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Re: Questions on USB protocol
« Reply #9 on: October 17, 2021, 03:31:39 pm »
Click here for recommended reading.

Quote
The SOF packet consisting of an 11-bit frame number is sent by the host every 1ms ± 500ns on a full speed bus or every 125 µs ± 0.0625 µs on a high speed bus.
https://beyondlogic.org/usbnutshell/usb3.shtml#USBPacketTypes
 
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Online ataradov

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Re: Questions on USB protocol
« Reply #10 on: October 17, 2021, 04:04:53 pm »
frame size = 1ms , and microframe size = 125us   could not make   3 frames per microframe.
"3 data packets per microframe" is more correct. Sorry, it was late.

Frames and microframes are fixed, they never change regardless of the number of devices on the bus or data flow. They are separated by SOF packets. Between the SOF packets there are data packets. And normally you can only send one packet from each endpoint. With high-bandwidth endpoints you can have 3.
Alex
 
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Offline promach

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Re: Questions on USB protocol
« Reply #11 on: October 17, 2021, 04:26:57 pm »
I do not understand how is "3 data packets per microframe" being possible at all for high-speed endpoint ?

Quote
USB supports individual high-speed interrupt or isochronous endpoints that require data rates up to
192 Mb/s (i.e., 3072 data bytes per microframe). One, two, or three high-speed transactions are allowed in
a single microframe to support high-bandwidth endpoints.

 

Online ataradov

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Re: Questions on USB protocol
« Reply #12 on: October 17, 2021, 04:44:42 pm »
It just sends 3 data packets after one SOF packet. Why would it be hard?

The whole protocol is a series of data packets between the SOF packets. You can have as many data packets as will fit in the allocated time.

That picture with just one packet between the SOF packets is misleading. There will dozens or hundreds of them.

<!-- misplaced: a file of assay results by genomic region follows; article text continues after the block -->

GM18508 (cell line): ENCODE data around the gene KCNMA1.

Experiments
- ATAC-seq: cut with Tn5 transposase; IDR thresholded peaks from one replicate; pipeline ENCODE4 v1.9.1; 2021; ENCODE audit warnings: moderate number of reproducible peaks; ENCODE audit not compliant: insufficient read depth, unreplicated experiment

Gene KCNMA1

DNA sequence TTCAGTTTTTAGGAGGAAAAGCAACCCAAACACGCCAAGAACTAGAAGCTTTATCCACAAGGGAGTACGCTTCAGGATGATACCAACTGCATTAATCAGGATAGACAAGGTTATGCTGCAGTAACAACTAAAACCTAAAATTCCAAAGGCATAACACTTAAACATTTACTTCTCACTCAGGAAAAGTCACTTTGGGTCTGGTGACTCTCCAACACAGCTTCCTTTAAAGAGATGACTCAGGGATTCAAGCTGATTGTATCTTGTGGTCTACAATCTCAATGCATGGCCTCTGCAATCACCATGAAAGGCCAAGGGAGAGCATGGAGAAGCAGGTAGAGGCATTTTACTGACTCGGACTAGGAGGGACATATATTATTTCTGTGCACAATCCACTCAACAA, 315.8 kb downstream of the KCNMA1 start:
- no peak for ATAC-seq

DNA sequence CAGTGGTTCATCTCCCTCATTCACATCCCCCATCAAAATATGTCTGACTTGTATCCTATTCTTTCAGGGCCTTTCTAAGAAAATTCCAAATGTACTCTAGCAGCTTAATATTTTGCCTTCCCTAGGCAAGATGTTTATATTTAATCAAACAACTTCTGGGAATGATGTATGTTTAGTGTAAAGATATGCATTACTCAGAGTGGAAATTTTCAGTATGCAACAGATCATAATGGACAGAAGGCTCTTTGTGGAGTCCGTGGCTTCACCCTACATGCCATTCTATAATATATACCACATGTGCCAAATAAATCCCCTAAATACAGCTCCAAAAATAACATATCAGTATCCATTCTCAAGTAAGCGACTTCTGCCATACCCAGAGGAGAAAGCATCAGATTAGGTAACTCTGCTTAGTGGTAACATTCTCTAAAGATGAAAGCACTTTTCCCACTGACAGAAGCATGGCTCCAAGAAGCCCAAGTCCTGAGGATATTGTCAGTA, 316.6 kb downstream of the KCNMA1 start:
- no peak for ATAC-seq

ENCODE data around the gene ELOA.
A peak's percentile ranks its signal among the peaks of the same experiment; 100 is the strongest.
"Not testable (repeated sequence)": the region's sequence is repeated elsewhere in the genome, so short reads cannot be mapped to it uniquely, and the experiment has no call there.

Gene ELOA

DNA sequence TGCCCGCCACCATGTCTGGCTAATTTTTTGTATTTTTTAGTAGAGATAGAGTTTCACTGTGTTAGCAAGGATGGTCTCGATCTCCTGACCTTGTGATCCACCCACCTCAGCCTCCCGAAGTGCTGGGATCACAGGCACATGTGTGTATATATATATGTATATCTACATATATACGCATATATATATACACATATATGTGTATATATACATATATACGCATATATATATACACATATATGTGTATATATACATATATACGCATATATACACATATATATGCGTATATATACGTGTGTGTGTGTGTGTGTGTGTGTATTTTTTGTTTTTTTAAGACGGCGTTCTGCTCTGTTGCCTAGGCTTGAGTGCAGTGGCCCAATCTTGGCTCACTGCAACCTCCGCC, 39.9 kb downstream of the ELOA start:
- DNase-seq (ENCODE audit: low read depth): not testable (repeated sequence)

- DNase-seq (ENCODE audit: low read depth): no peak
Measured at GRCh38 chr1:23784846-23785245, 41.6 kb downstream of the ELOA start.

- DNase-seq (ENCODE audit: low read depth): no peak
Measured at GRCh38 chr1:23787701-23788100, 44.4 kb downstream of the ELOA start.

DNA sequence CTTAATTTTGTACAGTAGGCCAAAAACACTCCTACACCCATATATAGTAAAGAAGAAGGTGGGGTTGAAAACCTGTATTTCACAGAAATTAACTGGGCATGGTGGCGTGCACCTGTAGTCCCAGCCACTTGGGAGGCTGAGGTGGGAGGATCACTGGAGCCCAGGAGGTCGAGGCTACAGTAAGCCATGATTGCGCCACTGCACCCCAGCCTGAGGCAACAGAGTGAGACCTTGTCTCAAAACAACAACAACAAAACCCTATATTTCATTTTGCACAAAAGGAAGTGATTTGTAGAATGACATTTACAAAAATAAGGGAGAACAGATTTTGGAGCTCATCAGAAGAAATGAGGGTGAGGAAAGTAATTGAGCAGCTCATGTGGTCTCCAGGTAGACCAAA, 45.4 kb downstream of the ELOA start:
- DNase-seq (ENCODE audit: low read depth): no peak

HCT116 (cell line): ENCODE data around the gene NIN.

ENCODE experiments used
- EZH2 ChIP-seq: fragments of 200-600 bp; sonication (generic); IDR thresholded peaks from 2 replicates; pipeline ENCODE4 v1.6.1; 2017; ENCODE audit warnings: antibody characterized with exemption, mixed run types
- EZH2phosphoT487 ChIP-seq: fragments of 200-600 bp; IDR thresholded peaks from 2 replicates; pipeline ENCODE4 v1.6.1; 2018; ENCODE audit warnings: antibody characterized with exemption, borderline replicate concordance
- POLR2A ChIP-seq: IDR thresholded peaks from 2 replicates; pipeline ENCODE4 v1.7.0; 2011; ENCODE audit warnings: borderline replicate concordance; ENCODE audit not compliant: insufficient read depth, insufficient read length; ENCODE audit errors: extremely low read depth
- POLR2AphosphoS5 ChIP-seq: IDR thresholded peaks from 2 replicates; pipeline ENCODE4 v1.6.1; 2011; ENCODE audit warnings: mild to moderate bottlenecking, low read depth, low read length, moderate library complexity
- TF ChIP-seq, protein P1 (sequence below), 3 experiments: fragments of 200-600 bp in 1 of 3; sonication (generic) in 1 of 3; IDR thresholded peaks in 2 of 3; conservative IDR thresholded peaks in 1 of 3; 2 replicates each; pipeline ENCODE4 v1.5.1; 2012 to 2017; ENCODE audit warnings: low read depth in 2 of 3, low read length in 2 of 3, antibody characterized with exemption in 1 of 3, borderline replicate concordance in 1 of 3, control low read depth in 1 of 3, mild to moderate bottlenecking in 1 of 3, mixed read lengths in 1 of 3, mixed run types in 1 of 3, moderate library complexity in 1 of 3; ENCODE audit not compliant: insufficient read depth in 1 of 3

Alex
 

Offline abyrvalg

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Re: Questions on USB protocol
« Reply #13 on: October 17, 2021, 07:49:44 pm »
You can study real low level traffic samples bundled with hw USB analyzer’s software, i.e. https://ellisys.com/products/download/visualusb.msi. Unfiltered samples contain SOFs, so you’ll be able to see microframe boundaties.
 
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Offline promach

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Re: Questions on USB protocol
« Reply #14 on: October 18, 2021, 02:58:27 am »
2. How do I locate the SOFs or microframe boundaries from the following samples inside VisualUSB ?

« Last Edit: October 18, 2021, 03:14:14 am by promach »
 

Offline promach

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Re: Questions on USB protocol
« Reply #15 on: October 18, 2021, 03:12:54 am »
3. Why there are ACK and STALL at different timestamp of the following captured waveform ?



 

Online ataradov

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Re: Questions on USB protocol
« Reply #16 on: October 18, 2021, 03:26:13 am »
2. How do I locate the SOFs or microframe boundaries from the following samples inside VisualUSB ?
It looks like they have been filtered out. This is a very typical thing to do, since they will overwhelm your log. Not sure if they are filtered for display only or during the capture. I'm not familiar with that software.

You can get a rough idea from the timestamps though.

Also, you can try to open IN/OUT/SETUP transactions further. SOFs may be hidden there.
« Last Edit: October 18, 2021, 03:38:44 am by ataradov »
Alex
 

Online ataradov

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Re: Questions on USB protocol
« Reply #17 on: October 18, 2021, 03:30:20 am »
3. Why there are ACK and STALL at different timestamp of the following captured waveform ?
The screenshots here do not show full transfer. You see setup packet with some data, which got acknowledged in both cases. But then (depending on the request type from that data packet, for example) device responded with ACK or STALL. This happens later than what is shown here. You need to zoom out until you see a complete "USB request: USB SETUP" line. This will be the full request.

In the summary (in "USB request: USB SETUP") you can  see that in the second case there was some data sent in response. In the first case there is no data (empty brackets).
« Last Edit: October 18, 2021, 03:32:15 am by ataradov »
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Offline promach